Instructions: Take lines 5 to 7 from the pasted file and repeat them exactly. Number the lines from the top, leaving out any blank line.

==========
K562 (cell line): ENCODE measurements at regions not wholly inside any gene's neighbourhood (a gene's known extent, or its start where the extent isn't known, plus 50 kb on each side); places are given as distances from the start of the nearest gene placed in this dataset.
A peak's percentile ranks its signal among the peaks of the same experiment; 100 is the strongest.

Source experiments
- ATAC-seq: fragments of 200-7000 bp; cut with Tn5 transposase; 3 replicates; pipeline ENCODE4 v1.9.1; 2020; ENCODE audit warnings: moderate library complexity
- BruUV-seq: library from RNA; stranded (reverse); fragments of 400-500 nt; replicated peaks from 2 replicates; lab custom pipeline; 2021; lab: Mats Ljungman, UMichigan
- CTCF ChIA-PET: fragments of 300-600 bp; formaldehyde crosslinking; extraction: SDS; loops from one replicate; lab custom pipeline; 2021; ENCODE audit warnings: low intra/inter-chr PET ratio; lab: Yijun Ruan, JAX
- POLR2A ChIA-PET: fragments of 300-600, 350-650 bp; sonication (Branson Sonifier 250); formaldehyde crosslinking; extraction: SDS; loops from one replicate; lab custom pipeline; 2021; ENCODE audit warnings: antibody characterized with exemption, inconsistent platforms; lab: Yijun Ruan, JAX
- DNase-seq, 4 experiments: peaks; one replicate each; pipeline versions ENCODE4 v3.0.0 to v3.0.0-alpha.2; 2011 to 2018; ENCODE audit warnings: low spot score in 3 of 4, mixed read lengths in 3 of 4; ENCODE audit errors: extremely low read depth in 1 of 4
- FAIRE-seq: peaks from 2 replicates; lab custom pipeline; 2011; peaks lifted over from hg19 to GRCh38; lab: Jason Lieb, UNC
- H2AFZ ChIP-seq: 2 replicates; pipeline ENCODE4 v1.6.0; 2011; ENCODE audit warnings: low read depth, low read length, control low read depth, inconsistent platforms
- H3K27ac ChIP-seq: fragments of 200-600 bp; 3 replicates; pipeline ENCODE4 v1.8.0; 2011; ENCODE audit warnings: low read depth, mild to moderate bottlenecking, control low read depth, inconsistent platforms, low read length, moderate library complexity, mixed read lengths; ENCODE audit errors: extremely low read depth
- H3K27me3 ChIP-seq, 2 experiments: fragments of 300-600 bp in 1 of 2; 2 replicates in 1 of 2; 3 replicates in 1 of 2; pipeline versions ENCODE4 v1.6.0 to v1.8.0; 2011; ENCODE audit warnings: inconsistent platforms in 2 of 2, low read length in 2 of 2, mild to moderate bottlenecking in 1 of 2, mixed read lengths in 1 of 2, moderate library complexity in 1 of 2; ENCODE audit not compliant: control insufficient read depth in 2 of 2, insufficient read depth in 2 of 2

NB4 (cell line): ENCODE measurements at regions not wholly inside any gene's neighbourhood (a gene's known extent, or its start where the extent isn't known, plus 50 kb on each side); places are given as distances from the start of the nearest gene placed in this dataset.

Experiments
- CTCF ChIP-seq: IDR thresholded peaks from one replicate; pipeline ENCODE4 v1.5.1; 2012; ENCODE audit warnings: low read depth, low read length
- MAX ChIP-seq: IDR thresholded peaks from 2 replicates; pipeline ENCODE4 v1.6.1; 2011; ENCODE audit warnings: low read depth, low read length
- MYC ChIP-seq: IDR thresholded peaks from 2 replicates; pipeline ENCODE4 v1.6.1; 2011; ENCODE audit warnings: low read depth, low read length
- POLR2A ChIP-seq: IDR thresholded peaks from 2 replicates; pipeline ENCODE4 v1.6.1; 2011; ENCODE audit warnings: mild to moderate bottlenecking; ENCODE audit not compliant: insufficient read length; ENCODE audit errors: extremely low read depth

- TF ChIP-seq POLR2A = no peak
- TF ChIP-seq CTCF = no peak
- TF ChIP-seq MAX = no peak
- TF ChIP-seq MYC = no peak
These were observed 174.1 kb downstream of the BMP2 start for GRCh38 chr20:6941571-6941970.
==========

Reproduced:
- BruUV-seq: library from RNA; stranded (reverse); fragments of 400-500 nt; replicated peaks from 2 replicates; lab custom pipeline; 2021; lab: Mats Ljungman, UMichigan
- CTCF ChIA-PET: fragments of 300-600 bp; formaldehyde crosslinking; extraction: SDS; loops from one replicate; lab custom pipeline; 2021; ENCODE audit warnings: low intra/inter-chr PET ratio; lab: Yijun Ruan, JAX
- POLR2A ChIA-PET: fragments of 300-600, 350-650 bp; sonication (Branson Sonifier 250); formaldehyde crosslinking; extraction: SDS; loops from one replicate; lab custom pipeline; 2021; ENCODE audit warnings: antibody characterized with exemption, inconsistent platforms; lab: Yijun Ruan, JAX